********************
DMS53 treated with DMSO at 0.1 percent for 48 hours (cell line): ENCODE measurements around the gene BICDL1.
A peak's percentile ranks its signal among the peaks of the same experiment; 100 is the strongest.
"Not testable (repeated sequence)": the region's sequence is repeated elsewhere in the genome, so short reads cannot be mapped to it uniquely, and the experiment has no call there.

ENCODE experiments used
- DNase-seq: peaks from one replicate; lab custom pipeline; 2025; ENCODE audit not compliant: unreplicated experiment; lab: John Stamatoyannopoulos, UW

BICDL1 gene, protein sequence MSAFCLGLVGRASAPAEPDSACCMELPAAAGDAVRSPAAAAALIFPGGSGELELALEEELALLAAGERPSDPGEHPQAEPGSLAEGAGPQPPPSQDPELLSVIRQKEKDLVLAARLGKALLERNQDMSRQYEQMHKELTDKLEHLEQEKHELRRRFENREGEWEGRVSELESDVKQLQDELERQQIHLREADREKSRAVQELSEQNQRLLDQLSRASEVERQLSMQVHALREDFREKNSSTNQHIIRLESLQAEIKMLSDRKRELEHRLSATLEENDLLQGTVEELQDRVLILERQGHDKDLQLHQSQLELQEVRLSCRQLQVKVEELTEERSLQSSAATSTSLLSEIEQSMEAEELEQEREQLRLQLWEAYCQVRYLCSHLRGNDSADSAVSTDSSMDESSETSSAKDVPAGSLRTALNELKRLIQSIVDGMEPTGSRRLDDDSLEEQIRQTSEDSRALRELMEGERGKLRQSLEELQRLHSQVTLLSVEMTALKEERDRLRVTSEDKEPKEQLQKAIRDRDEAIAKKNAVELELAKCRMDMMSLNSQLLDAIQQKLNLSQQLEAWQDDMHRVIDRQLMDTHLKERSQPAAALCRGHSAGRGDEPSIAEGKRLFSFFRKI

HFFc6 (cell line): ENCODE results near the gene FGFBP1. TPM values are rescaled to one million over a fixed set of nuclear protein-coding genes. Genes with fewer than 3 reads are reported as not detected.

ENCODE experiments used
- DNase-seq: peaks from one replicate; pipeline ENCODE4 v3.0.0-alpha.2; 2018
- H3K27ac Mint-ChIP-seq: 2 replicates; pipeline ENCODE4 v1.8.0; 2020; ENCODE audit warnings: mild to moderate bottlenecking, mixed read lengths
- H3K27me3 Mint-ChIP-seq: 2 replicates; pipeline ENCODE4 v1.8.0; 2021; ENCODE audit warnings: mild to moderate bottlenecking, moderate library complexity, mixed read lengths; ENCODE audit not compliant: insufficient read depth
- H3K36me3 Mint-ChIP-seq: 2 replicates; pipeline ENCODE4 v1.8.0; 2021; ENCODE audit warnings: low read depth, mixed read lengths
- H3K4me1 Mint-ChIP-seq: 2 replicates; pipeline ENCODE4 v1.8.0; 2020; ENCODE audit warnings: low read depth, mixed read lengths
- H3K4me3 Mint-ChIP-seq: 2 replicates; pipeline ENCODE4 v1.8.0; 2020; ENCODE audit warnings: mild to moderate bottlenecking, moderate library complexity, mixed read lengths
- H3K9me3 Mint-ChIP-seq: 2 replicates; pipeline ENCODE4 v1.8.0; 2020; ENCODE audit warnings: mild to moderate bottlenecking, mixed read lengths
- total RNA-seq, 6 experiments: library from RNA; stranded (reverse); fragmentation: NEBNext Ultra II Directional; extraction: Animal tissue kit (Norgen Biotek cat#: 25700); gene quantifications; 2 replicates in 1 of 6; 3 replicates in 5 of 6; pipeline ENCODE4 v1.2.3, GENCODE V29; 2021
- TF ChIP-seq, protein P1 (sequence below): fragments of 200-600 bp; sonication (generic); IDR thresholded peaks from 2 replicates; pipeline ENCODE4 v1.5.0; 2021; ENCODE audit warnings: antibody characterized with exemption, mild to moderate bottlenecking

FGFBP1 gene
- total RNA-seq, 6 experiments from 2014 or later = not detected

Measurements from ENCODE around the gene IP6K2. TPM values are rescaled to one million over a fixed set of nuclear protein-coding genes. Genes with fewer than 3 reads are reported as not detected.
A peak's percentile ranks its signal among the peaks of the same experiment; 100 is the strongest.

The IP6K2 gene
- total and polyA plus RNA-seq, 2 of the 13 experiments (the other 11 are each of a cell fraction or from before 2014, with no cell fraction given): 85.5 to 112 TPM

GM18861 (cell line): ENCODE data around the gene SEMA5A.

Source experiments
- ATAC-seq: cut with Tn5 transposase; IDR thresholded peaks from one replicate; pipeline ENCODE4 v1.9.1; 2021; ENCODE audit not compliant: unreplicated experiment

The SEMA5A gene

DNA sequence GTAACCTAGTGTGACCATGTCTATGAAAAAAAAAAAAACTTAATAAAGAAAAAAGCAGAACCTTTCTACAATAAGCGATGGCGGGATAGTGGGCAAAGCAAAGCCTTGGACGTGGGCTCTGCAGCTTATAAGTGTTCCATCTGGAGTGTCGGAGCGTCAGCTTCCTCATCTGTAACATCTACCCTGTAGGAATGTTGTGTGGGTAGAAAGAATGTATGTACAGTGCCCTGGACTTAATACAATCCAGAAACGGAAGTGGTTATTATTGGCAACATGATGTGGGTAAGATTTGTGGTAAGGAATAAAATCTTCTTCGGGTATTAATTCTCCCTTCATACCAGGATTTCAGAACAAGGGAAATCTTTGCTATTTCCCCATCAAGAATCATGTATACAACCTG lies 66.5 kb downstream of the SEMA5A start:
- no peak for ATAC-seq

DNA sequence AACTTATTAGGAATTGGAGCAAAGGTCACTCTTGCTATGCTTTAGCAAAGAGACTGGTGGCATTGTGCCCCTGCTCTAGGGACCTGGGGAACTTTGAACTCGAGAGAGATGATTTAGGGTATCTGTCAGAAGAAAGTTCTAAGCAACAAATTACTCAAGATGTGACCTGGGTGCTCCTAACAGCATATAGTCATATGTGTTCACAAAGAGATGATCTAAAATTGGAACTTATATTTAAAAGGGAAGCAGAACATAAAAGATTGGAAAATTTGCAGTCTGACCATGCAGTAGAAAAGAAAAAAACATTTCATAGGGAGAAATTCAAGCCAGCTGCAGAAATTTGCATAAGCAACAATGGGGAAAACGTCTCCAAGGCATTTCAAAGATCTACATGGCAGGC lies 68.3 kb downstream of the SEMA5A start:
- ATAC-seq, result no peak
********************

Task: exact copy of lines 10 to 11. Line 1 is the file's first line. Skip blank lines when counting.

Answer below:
- H3K27ac Mint-ChIP-seq: 2 replicates; pipeline ENCODE4 v1.8.0; 2020; ENCODE audit warnings: mild to moderate bottlenecking, mixed read lengths
- H3K27me3 Mint-ChIP-seq: 2 replicates; pipeline ENCODE4 v1.8.0; 2021; ENCODE audit warnings: mild to moderate bottlenecking, moderate library complexity, mixed read lengths; ENCODE audit not compliant: insufficient read depth